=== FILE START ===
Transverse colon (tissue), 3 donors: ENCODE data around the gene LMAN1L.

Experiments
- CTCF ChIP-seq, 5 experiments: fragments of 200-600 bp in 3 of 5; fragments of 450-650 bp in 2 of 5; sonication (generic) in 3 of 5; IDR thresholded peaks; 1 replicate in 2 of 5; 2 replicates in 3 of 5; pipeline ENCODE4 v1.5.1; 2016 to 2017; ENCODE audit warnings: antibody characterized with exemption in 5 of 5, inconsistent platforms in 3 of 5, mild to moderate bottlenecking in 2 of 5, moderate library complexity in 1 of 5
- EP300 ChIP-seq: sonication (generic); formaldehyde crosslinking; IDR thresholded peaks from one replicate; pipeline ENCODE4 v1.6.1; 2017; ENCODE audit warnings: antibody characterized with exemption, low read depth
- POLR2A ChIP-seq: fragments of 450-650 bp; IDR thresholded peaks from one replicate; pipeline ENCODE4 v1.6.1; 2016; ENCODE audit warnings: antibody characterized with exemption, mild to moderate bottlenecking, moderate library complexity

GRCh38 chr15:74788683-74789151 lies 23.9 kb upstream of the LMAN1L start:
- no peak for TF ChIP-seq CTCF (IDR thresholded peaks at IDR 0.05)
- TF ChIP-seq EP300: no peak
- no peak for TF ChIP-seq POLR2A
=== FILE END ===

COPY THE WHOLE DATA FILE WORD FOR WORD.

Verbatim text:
Transverse colon (tissue), 3 donors: ENCODE data around the gene LMAN1L.

Experiments
- CTCF ChIP-seq, 5 experiments: fragments of 200-600 bp in 3 of 5; fragments of 450-650 bp in 2 of 5; sonication (generic) in 3 of 5; IDR thresholded peaks; 1 replicate in 2 of 5; 2 replicates in 3 of 5; pipeline ENCODE4 v1.5.1; 2016 to 2017; ENCODE audit warnings: antibody characterized with exemption in 5 of 5, inconsistent platforms in 3 of 5, mild to moderate bottlenecking in 2 of 5, moderate library complexity in 1 of 5
- EP300 ChIP-seq: sonication (generic); formaldehyde crosslinking; IDR thresholded peaks from one replicate; pipeline ENCODE4 v1.6.1; 2017; ENCODE audit warnings: antibody characterized with exemption, low read depth
- POLR2A ChIP-seq: fragments of 450-650 bp; IDR thresholded peaks from one replicate; pipeline ENCODE4 v1.6.1; 2016; ENCODE audit warnings: antibody characterized with exemption, mild to moderate bottlenecking, moderate library complexity

GRCh38 chr15:74788683-74789151 lies 23.9 kb upstream of the LMAN1L start:
- no peak for TF ChIP-seq CTCF (IDR thresholded peaks at IDR 0.05)
- TF ChIP-seq EP300: no peak
- no peak for TF ChIP-seq POLR2A